When it comes right down to it, fish are really not all that difficult to catch. The average freshwater fish’s brain is smaller than a pea, and despite what many may think, they are not capable of plotting against the angler.
No, fish are not all that difficult to catch. But they can be extremely difficult to find.
The angler’s need to find fish is what has given rise to the burgeoning popularity of modern sonar equipment which uses echo-location to find fish in the water column just as bats do to find their prey in the air.
Such modern sonar is now also typically coupled with internal GPS antennae. Combined with accurate mapping software, such GPS features greatly enhance safe navigation, and in the hands of informed anglers, also allow for an “electronic reconnaissance” to be performed on a new body of water before ever arriving lakeside.
Another GPS feature is that of being able to place a waypoint on an electronic map on the sonar unit’s screen. So, for example, if an angler fishes a 200-yard stretch of bank that all looks the same and happens to hook a fish at a particular spot on that bank, he or she can “drop a waypoint” on their sonar unit’s map and later return to that exact location, be it day, night, foggy or clear.
This ability to mark spots has a downside, however. Many anglers will simply ignore natural signs of fish activity, lake topography, and local weather conditions and simply go out and fish “spots,” making a milk run of places where they have caught fish in the past, hoping to find them there again.
A much more effective approach, and one that can be transferred from lake to lake, is to pay more attention to natural signs of fish activity, such as the presence of bait on the surface or at depth on sonar, and the presence of fish-eating birds, such as herons, egrets, loons, cormorants, gulls or terns nearby.
Paying attention to local weather, in particular the wind, is also helpful to locating fish. When the wind blows from the same direction for several days in a row, as it has blown from the south-southwest for the past week, the banks and points that receive the brunt of the wind will typically be more productive than sheltered areas that the wind bypasses.
Fishing major topographic features like points, humps and drop-offs at depths above the thermocline will also help solve the fish location puzzle.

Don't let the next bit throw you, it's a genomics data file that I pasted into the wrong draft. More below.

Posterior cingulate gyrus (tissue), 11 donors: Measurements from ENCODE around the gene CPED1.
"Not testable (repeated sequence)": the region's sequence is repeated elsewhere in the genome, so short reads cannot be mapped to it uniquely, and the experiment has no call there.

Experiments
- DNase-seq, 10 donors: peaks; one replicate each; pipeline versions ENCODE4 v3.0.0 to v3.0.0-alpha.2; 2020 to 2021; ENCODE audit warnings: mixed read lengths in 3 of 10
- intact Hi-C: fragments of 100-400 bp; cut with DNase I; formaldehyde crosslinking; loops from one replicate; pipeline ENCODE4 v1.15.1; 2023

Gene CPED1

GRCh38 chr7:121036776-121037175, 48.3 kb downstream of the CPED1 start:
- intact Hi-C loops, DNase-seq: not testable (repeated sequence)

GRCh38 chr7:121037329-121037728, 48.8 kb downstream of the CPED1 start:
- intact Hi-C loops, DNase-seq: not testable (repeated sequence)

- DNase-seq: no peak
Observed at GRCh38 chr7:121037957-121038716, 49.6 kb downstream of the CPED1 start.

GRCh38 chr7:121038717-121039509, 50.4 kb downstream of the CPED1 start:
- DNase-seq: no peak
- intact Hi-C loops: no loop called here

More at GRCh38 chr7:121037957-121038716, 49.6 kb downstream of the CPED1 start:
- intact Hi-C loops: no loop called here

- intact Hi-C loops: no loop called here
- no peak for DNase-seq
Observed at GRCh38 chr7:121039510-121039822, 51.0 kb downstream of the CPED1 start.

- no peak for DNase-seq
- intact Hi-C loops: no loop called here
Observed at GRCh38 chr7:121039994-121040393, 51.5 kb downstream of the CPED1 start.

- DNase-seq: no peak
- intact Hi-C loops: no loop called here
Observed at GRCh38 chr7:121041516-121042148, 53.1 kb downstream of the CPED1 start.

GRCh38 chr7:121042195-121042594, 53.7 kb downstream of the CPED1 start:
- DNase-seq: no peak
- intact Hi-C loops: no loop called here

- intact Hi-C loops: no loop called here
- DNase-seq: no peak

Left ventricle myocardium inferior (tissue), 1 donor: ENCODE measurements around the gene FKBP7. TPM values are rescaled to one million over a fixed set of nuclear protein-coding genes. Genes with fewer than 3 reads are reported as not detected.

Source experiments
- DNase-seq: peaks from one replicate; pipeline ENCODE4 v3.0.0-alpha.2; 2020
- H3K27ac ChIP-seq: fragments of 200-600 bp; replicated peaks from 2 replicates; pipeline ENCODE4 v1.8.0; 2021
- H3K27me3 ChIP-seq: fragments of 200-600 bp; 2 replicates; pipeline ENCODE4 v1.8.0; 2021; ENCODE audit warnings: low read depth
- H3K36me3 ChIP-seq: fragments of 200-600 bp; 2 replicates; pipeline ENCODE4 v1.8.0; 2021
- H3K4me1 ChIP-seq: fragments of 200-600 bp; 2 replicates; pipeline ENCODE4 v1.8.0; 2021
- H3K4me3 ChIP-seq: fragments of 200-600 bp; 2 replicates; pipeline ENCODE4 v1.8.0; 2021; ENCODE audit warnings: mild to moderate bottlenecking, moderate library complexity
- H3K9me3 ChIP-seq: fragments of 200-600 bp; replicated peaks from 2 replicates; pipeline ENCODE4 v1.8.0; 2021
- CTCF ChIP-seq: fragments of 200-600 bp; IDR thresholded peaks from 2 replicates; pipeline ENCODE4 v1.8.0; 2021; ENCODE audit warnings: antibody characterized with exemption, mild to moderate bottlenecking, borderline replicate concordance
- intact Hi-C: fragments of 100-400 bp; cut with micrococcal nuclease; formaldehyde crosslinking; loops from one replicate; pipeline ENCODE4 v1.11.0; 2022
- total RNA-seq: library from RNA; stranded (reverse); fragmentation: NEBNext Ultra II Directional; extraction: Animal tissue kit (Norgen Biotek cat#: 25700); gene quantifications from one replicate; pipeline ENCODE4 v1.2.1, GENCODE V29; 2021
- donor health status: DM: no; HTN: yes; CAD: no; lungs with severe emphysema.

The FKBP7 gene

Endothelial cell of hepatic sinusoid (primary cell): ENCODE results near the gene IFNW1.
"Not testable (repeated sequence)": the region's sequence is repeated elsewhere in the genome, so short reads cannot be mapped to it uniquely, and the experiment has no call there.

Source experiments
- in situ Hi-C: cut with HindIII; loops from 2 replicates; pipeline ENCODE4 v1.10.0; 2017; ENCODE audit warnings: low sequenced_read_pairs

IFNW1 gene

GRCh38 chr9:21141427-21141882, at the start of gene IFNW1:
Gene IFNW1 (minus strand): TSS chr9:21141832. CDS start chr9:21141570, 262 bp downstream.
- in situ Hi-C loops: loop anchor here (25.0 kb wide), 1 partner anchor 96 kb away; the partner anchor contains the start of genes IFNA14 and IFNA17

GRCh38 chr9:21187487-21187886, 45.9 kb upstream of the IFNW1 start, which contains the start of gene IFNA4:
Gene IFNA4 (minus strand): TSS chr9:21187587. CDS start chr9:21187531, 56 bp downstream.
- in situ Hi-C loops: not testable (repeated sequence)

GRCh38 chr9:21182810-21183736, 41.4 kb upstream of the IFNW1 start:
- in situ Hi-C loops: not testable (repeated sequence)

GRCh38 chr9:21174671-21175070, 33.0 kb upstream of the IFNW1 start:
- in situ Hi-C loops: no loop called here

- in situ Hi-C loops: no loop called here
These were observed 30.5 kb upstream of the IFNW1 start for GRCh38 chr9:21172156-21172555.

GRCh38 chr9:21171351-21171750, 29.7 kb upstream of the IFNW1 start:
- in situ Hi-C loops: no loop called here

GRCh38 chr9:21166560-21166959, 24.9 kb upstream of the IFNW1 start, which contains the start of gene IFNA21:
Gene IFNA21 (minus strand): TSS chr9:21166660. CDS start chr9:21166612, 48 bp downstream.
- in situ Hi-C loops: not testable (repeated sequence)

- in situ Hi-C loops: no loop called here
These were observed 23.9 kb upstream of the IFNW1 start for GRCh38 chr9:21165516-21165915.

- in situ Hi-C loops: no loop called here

Putting all of these factors together is a solid recipe for success. For example, if the wind is blowing from the south, I will first look at the north banks which the wind is blowing into, and points that the south wind is blowing onto or across. When I arrive at such areas, I will have my eyes bouncing between the surface of the water (looking for fish feeding or bait jumping) and sonar (to see if there is bait congregated below the surface). I’ll also look at the shoreline to see if any herons or egrets (the birds most commonly sighted in the summer on Belton and Stillhouse) are present.
As I continue searching with sonar, I’ll isolate my search to 40 feet or shallower, above the developing thermocline. Once I find fish, I’ll drop a waypoint only if they are relating to some apparent underwater feature like a depression, breakline, hump or the like.
Then, in the future, when the wind conditions are similar, I can use that waypoint as a reference point to begin my search, but would certainly not rule out water immediately adjacent to that waypoint. Pelagic fish, like white bass, hybrid striped bass and stripers, can and do roam back and forth on such features whereas ambush feeders, like largemouth, smallmouth and crappie, will typically hunker down on such features.
Taking a holistic approach to where you fish and why you fish there instead of simply hammering a few “spots” that just so happened to produce in the past will help you become a more productive and more consistent angler.